The last operation 28' labeled f_{D} SELECTOR in the flow chart of FIG. 4 is to determine the magnitude of Doppler shift f_{D} of the output signal from the summing operation 26 for any one pair of frequencies for different images (areas). The shift determined is of the Δk spectral line of one pair of frequencies from the center of the spectrum. From that shift the ocean current velocity is calculated. This complete calculation is represented in the functional block diagram of FIG. 3 by a block 28 labeled v_{c} (Δk) COMPUTER.

From the foregoing, it is evident that the system of the present invention utilizes conventional SAR data and processes it to provide images for different sections of the chirp bandwidth, equivalent to images obtained for different frequencies. A common small area for the separate image fields is selected, and the image is deconvolved to obtain the signal for the different frequencies and same area. A product of pairs of signals are Fourier transformed and squared. The spectrum thus obtained for different images (areas), but for the same pair of frequencies, are added for improved signal to noise ratio.

The spectrum for one area image provides a peak shifted from the center by an expected amount due to the phase velocity v_{p} =≥g/Δk of the Bragg scattering wave without current, where g is the acceleration due to gravity, and Δk is the chirp center frequency difference for the paired signals S_{jk} and S_{j}+n,k. Any difference in the amount the peak is shifted from the center of the spectrum more than the expected amount is due to the radial component of current velocity v_{c} (Δk) as effecting the ocean wavelength of 2π/Δk.

Computing v_{c} (Δk) is carried out, once f_{D} is determined, in the following manner. First it is recalled that the phase velocity v_{p} of the ocean surface is known to be equal to 24 g/Δk, and that the total velocity indicated by the Doppler shift f_{D} is given by the following equation ##EQU2## where f_{R} is the radar frequency, C is the speed of light. It is also known that V(Δk)=v_{p} +v_{c} (Δk). If V(Δk) is thus determined from the Doppler shift and v_{p} is calculated, the radial component of velocity v_{c} (Δk) of the ocean current resulting from geostrophic forces and tides is determined. It is thus seen that the computer 28 of FIG. 3 performs only simple arithmetic operations once f_{D} is determined. The same computations can be carried out for each of the other pairs of signals which define a Δk, and the computed v_{c} (Δk) of each calculation compared or averaged with other calculations for greater accuracy.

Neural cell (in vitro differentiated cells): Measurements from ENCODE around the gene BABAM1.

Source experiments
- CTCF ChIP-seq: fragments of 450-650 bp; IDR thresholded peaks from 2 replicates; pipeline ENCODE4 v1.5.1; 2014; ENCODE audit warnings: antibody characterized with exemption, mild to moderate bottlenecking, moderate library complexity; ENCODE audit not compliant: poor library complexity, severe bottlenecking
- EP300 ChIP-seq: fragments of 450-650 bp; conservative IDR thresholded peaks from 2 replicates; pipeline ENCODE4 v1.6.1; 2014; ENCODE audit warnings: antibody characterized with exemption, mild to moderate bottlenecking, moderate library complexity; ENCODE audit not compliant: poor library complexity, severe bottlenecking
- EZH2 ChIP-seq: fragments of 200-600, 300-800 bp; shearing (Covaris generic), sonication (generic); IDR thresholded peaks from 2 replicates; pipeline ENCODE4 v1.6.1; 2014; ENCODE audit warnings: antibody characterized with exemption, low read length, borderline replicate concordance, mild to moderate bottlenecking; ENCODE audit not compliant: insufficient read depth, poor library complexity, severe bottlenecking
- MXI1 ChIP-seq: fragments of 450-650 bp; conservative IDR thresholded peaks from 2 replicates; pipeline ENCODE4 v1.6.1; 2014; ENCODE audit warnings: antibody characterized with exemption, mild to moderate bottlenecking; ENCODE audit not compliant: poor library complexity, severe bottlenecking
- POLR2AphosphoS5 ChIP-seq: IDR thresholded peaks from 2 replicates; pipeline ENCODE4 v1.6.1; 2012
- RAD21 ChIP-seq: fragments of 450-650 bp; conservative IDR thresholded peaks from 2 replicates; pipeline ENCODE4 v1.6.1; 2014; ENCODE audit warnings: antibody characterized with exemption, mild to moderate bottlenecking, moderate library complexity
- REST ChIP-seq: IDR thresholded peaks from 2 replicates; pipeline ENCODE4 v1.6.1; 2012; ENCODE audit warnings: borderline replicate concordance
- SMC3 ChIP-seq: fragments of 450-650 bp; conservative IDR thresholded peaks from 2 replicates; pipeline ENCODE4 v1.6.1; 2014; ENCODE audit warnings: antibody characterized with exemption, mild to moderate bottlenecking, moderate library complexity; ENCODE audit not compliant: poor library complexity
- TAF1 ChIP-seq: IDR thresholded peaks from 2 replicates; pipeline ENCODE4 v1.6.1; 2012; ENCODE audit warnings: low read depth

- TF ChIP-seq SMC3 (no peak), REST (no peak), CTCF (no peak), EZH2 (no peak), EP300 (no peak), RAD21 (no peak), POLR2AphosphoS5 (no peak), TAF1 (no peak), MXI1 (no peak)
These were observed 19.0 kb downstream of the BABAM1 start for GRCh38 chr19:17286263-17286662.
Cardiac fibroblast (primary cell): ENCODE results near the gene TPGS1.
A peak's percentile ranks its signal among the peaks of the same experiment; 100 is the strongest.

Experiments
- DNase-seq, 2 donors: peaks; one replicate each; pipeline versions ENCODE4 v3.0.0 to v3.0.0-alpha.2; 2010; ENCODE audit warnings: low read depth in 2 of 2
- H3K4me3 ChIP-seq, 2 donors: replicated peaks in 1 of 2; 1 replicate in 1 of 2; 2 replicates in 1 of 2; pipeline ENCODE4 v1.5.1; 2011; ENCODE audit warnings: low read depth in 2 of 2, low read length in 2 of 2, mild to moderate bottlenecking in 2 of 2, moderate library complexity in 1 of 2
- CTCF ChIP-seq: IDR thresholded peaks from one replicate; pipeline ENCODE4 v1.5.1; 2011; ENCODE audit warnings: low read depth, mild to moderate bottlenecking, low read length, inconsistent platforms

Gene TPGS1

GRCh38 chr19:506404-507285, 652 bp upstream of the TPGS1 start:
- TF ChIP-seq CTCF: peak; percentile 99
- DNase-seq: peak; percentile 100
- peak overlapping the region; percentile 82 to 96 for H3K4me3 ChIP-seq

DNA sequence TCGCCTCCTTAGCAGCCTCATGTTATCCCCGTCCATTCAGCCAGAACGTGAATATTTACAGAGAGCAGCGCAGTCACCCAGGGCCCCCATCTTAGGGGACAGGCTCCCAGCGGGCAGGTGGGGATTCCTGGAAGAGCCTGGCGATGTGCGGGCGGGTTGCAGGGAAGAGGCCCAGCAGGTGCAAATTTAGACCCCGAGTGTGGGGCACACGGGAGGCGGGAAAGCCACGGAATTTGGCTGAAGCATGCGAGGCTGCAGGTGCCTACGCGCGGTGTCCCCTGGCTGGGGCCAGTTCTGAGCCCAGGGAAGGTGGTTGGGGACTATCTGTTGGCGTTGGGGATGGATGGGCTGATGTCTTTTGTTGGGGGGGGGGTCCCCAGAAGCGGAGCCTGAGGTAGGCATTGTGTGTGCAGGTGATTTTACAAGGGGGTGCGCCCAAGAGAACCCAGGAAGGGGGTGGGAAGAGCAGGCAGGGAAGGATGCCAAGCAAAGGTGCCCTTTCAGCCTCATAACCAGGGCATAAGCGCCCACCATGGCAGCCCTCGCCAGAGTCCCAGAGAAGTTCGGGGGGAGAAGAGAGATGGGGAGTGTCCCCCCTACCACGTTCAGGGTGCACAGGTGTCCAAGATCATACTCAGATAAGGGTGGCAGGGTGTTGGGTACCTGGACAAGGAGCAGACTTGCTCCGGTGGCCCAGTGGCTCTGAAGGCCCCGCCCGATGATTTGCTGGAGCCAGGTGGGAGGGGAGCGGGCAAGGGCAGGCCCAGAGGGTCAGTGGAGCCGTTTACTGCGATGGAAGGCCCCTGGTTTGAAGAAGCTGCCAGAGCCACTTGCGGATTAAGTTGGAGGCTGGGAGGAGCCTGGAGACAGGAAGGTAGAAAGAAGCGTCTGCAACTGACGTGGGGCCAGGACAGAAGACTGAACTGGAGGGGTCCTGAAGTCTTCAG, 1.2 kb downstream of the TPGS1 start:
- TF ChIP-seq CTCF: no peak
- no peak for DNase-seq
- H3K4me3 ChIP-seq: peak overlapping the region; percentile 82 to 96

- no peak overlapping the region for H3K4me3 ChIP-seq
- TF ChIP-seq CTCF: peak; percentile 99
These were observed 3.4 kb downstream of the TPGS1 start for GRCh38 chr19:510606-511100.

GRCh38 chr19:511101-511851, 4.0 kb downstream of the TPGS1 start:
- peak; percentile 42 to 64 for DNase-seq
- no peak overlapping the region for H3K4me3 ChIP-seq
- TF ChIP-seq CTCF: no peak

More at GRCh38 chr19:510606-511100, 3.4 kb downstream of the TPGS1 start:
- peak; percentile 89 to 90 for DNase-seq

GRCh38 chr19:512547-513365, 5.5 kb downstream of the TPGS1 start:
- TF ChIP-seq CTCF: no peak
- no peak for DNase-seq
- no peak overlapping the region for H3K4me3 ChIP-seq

The velocity computer 28 operates by effectively picking out the Doppler shift f_{D} by a procedure that is the equivalent of plotting the Doppler shifted output signal from the squarer, and preferably by plotting the sum of such signals over different areas to improve signal to noise ratio, as just noted above. The computer calculates V(Δk) and v_{p}, and then determines ocean current from the equation: V(Δk)=v_{p} +v_{c} (Δk)

This may be converted to ocean current depth profile by the relationship: ##EQU3## where z is the depth coordinate and μ(z) is the current dependence on depth.

Although particular embodiments of the invention have been described and illustrated herein, it is recognized that variations and equivalents may readily occur to those skilled in the art. Consequently, it is intended that the claims be interpreted to cover such variations and equivalents.